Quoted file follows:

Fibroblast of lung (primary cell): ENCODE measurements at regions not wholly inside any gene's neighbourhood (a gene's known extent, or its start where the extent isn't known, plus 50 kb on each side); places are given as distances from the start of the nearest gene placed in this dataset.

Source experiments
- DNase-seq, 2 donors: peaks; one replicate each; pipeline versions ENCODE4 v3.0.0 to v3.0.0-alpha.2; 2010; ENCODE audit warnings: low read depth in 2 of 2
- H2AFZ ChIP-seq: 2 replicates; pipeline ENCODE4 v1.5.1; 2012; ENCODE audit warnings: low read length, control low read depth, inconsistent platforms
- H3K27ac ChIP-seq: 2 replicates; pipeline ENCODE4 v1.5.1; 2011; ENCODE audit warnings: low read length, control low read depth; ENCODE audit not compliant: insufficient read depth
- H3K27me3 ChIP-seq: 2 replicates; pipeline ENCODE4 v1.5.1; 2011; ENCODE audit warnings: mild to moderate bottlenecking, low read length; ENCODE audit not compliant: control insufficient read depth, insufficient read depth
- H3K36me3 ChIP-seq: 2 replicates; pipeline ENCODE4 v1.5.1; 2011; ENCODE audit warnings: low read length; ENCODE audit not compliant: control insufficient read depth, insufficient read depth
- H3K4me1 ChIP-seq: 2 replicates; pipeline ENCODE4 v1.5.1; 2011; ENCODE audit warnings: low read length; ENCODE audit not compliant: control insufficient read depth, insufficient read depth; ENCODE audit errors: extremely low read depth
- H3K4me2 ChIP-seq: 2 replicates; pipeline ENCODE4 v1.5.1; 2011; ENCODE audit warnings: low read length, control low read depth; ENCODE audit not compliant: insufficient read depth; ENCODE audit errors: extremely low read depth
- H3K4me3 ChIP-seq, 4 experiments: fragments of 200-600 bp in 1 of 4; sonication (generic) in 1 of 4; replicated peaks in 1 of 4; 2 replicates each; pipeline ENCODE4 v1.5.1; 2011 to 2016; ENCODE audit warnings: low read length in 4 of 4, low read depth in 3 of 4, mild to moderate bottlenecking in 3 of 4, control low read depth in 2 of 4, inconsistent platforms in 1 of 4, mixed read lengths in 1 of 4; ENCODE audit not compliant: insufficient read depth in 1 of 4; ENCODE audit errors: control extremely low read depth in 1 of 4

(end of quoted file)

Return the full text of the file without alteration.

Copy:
Fibroblast of lung (primary cell): ENCODE measurements at regions not wholly inside any gene's neighbourhood (a gene's known extent, or its start where the extent isn't known, plus 50 kb on each side); places are given as distances from the start of the nearest gene placed in this dataset.

Source experiments
- DNase-seq, 2 donors: peaks; one replicate each; pipeline versions ENCODE4 v3.0.0 to v3.0.0-alpha.2; 2010; ENCODE audit warnings: low read depth in 2 of 2
- H2AFZ ChIP-seq: 2 replicates; pipeline ENCODE4 v1.5.1; 2012; ENCODE audit warnings: low read length, control low read depth, inconsistent platforms
- H3K27ac ChIP-seq: 2 replicates; pipeline ENCODE4 v1.5.1; 2011; ENCODE audit warnings: low read length, control low read depth; ENCODE audit not compliant: insufficient read depth
- H3K27me3 ChIP-seq: 2 replicates; pipeline ENCODE4 v1.5.1; 2011; ENCODE audit warnings: mild to moderate bottlenecking, low read length; ENCODE audit not compliant: control insufficient read depth, insufficient read depth
- H3K36me3 ChIP-seq: 2 replicates; pipeline ENCODE4 v1.5.1; 2011; ENCODE audit warnings: low read length; ENCODE audit not compliant: control insufficient read depth, insufficient read depth
- H3K4me1 ChIP-seq: 2 replicates; pipeline ENCODE4 v1.5.1; 2011; ENCODE audit warnings: low read length; ENCODE audit not compliant: control insufficient read depth, insufficient read depth; ENCODE audit errors: extremely low read depth
- H3K4me2 ChIP-seq: 2 replicates; pipeline ENCODE4 v1.5.1; 2011; ENCODE audit warnings: low read length, control low read depth; ENCODE audit not compliant: insufficient read depth; ENCODE audit errors: extremely low read depth
- H3K4me3 ChIP-seq, 4 experiments: fragments of 200-600 bp in 1 of 4; sonication (generic) in 1 of 4; replicated peaks in 1 of 4; 2 replicates each; pipeline ENCODE4 v1.5.1; 2011 to 2016; ENCODE audit warnings: low read length in 4 of 4, low read depth in 3 of 4, mild to moderate bottlenecking in 3 of 4, control low read depth in 2 of 4, inconsistent platforms in 1 of 4, mixed read lengths in 1 of 4; ENCODE audit not compliant: insufficient read depth in 1 of 4; ENCODE audit errors: control extremely low read depth in 1 of 4